Trump’s Secret $30 Million Loan in 2016 Campaign Exceeded Legal Limits


Voters had a right to know where Trump was getting the money for his 2016 campaign

NEW YORK, NYThe New York Times reported today that Donald Trump may have illegally financed his 2016 campaign with a secret loan that potentially exceeded legal limits. The report is the latest in a Times series examining Trump's tax returns.  

The Times reports that in September 2016, at the height of the presidential campaign, Trump quietly took out a $30 million bank loan in the name of an LLC that he jointly owns with billionaire developer Phil Ruffin, with Trump Tower Las Vegas as collateral. Tax records show that the LLC paid Trump over $21 million in 2016 and claimed a tax deduction on the payments. Six weeks after obtaining the loan, Trump gave $10 million to his campaign. Federal law requires that candidates disclose bank loans used in connection with their campaign.

"If Trump secretly financed his 2016 campaign using an undisclosed bank loan backed by a billionaire developer, then voters have been illegally deprived of important information about the true sources of Trump's financial support," said Trevor Potter, president, Campaign Legal Center (CLC), and a former Republican Chairman of the Federal Election Commission. “Additionally, if the LLC took a tax deduction for the payments to Trump, it would mean that Trump secretly relied on taxpayers to help subsidize his 2016 campaign. Disclosure to voters in 2016 would have been important, since Trump’s claim that he was self-financing his campaign was central to his campaign message, and created a veneer of credibility for him to accuse rivals of being beholden to wealthy special interests. Voters had a right to know where Trump was getting the money for his campaign."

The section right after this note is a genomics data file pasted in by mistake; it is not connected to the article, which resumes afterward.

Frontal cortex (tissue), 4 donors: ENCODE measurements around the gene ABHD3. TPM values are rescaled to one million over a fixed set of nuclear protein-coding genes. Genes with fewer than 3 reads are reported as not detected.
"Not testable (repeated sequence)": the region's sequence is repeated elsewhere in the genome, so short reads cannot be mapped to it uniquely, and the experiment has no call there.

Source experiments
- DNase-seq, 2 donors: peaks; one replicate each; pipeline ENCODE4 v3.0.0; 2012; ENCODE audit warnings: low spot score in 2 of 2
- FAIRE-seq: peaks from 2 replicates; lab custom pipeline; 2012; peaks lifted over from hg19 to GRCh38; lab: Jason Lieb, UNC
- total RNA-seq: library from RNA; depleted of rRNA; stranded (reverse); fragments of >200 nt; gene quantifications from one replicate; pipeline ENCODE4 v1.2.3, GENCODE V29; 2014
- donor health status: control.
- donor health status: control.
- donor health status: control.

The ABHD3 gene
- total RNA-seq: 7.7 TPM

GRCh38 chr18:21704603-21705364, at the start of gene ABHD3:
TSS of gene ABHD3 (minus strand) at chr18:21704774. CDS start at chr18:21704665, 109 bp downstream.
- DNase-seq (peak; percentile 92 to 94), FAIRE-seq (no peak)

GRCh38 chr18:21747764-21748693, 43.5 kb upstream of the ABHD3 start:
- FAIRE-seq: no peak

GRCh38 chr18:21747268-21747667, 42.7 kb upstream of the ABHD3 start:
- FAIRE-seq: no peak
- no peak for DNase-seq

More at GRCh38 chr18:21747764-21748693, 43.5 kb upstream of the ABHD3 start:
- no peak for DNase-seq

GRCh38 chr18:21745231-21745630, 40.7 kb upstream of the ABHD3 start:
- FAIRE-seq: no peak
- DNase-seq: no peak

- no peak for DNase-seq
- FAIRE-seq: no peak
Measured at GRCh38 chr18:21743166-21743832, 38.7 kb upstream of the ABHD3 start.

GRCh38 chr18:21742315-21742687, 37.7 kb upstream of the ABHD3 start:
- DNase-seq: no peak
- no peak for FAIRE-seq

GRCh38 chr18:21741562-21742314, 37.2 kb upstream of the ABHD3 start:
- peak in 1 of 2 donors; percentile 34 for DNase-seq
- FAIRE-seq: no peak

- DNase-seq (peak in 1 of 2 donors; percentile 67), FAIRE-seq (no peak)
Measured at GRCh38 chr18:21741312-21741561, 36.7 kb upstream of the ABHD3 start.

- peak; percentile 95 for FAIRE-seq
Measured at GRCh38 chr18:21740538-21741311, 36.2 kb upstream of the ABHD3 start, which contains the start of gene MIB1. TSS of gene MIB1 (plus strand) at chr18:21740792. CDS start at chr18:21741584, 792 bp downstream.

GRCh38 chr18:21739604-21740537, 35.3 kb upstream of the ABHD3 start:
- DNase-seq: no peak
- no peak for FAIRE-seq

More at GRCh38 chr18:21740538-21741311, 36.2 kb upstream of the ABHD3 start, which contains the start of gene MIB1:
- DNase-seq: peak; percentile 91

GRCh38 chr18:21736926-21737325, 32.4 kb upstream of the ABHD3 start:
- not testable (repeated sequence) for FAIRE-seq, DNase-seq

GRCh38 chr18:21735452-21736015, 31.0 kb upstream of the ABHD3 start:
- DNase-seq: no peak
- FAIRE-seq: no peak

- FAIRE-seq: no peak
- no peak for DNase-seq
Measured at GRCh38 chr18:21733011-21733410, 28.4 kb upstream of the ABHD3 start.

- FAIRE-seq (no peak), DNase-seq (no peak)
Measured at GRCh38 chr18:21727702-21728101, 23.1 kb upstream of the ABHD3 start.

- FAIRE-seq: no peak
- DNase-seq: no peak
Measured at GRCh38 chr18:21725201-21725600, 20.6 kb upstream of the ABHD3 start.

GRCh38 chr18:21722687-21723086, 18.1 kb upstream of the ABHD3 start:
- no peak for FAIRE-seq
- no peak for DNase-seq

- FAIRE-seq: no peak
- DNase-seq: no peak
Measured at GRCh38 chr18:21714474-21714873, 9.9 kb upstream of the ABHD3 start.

The Times also reports that Ruffin guaranteed the loan. Under campaign finance law, such a guarantee is treated as a contribution to the candidate, subject to legal limits and reporting requirements. If the loan was used in connection with Trump’s campaign, then Ruffin would have made an illegal contribution to the Trump campaign, potentially valued as high as $30 million. Trump would have violated the law by accepting an excess contribution from Ruffin in the form of a loan guarantee and failing to report it.  

Potter added: “If Trump took out a bank loan in the LLC’s name for the purpose of financing his election, then the Trump campaign violated its legal reporting requirements by failing to disclose the loan, and failing to disclose that Trump's Vegas property was used as collateral."